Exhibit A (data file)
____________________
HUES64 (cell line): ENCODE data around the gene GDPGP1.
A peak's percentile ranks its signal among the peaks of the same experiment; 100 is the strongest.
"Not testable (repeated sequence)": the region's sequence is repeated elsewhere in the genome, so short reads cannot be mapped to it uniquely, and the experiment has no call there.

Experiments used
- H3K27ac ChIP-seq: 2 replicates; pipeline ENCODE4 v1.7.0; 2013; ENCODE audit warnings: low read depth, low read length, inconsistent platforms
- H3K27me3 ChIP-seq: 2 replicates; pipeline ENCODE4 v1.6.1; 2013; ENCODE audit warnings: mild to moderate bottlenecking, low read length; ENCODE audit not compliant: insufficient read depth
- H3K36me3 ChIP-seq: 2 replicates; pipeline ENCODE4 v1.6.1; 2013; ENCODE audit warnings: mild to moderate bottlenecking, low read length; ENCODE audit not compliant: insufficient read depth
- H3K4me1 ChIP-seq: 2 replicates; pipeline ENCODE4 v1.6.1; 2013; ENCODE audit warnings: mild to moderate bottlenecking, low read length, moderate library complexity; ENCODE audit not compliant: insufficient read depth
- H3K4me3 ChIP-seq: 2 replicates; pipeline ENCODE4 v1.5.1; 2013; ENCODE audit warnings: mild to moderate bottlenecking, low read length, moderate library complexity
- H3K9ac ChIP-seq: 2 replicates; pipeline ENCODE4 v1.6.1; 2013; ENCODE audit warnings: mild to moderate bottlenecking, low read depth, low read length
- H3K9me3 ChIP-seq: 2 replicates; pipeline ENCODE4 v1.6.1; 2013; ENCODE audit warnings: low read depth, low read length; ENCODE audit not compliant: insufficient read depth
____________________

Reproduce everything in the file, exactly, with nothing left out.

HUES64 (cell line): ENCODE data around the gene GDPGP1.
A peak's percentile ranks its signal among the peaks of the same experiment; 100 is the strongest.
"Not testable (repeated sequence)": the region's sequence is repeated elsewhere in the genome, so short reads cannot be mapped to it uniquely, and the experiment has no call there.

Experiments used
- H3K27ac ChIP-seq: 2 replicates; pipeline ENCODE4 v1.7.0; 2013; ENCODE audit warnings: low read depth, low read length, inconsistent platforms
- H3K27me3 ChIP-seq: 2 replicates; pipeline ENCODE4 v1.6.1; 2013; ENCODE audit warnings: mild to moderate bottlenecking, low read length; ENCODE audit not compliant: insufficient read depth
- H3K36me3 ChIP-seq: 2 replicates; pipeline ENCODE4 v1.6.1; 2013; ENCODE audit warnings: mild to moderate bottlenecking, low read length; ENCODE audit not compliant: insufficient read depth
- H3K4me1 ChIP-seq: 2 replicates; pipeline ENCODE4 v1.6.1; 2013; ENCODE audit warnings: mild to moderate bottlenecking, low read length, moderate library complexity; ENCODE audit not compliant: insufficient read depth
- H3K4me3 ChIP-seq: 2 replicates; pipeline ENCODE4 v1.5.1; 2013; ENCODE audit warnings: mild to moderate bottlenecking, low read length, moderate library complexity
- H3K9ac ChIP-seq: 2 replicates; pipeline ENCODE4 v1.6.1; 2013; ENCODE audit warnings: mild to moderate bottlenecking, low read depth, low read length
- H3K9me3 ChIP-seq: 2 replicates; pipeline ENCODE4 v1.6.1; 2013; ENCODE audit warnings: low read depth, low read length; ENCODE audit not compliant: insufficient read depth